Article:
In the 8th grade, my school psychologist did a psycho-educational evaluation to determine why I was struggling in school. My teachers feared that I would not survive high school. Her evaluation determined that I had both an auditory processing disorder and “Attention Deficit Syndrome”. It was suggested that further testing be done. It wasn’t. Instead, I spent my time in high school developing coping skills to help me manage my work. I’ve continued to develop those skills in my professional life.
That experience is what helps me to look at systems, evaluate them, and figure out creative ways to make them work for more people. It’s not a superpower – as some might say – but it is a valuable skill that helps me to see things in ways that others may not. In fact, seeing is an important tool for me, just ask anyone who’s been into my office and witnessed the mosaic of post-it notes that decorate my walls.
Recently, I used this skill to look at the structure of our presbytery and our standing rules. I’m doing this partially because the structure is not working for me and I believe it is not working for others as well. Let me be clear that I don’t think our structure is bad. It has just been hard for me to visualize how all the pieces fit together. When I returned to the NJ Missional Invitation documents, I was reminded that there was an intentional decision to move away from the language of structure and replace it with the language of community. This is why I decided not to create an org chart but instead create a presbytery map.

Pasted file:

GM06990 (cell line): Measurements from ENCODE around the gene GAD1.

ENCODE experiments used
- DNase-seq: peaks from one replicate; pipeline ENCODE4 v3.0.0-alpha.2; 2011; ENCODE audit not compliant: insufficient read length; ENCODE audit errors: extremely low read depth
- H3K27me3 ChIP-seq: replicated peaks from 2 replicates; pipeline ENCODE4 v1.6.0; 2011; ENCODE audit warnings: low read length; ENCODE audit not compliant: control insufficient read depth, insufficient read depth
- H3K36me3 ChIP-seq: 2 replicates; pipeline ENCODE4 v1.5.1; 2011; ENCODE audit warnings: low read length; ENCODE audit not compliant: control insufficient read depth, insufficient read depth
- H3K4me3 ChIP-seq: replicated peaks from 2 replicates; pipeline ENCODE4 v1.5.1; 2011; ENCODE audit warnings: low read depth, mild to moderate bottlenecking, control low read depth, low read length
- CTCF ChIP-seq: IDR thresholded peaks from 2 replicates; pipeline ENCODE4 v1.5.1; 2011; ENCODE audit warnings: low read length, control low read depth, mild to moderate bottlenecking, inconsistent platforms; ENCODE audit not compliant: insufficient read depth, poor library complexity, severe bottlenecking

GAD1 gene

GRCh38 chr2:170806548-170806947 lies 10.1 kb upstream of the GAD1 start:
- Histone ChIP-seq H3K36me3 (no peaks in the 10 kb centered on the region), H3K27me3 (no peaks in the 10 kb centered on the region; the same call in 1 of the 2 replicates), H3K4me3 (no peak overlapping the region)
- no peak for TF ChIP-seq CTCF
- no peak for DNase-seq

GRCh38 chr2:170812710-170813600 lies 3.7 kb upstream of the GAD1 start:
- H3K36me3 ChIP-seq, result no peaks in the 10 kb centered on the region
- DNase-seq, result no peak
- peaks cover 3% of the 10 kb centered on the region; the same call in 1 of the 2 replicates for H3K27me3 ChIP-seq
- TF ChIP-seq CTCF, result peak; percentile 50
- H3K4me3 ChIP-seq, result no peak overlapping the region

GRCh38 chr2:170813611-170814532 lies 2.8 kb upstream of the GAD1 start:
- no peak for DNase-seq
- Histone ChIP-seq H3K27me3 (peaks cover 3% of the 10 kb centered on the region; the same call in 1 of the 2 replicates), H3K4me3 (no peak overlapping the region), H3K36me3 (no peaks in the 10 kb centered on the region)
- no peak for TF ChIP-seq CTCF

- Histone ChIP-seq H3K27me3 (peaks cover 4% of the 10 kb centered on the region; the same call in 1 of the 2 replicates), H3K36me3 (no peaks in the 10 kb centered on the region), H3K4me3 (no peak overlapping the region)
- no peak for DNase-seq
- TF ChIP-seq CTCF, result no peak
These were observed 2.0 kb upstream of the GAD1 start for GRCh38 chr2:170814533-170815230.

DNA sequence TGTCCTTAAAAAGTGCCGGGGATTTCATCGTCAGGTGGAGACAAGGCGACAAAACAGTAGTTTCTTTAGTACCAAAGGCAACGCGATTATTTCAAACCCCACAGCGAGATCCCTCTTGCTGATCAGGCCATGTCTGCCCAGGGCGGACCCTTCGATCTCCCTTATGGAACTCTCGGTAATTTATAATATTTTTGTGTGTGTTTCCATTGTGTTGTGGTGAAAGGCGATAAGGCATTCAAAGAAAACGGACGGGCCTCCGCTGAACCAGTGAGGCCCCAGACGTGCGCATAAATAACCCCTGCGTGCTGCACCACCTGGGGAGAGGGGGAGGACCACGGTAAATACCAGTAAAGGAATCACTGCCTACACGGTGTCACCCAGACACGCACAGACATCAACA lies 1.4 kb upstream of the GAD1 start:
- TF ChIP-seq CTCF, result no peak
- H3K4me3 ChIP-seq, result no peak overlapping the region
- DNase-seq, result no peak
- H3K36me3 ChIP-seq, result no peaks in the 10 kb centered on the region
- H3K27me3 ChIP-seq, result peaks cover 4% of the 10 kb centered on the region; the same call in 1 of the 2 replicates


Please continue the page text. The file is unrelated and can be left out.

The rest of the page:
As I thought about how to visualize our map I began to sketch out some of the boundaries provided by our polity. During this process, I started moving things around and rethinking how things relate to one another. As I created new possibilities, I asked people for feedback to see if what I was creating made sense. After processing the feedback, I would go back to my sketches, make adjustments, or create something entirely new. I’m on map version 4.2 right now.
In the weeks ahead, I will share my vision for an updated presbytery map that I believe will work for more people. Some of the updates are philosophical in nature while others are practical. Most of them are minor but they may challenge the way we think about how we work together to become a missional presbytery.
As I share my observations and ideas for improving our structure in the coming weeks, I look forward to your feedback. How is the current structure/map working for you?
Organizing Co-Leader & Resource Presbyter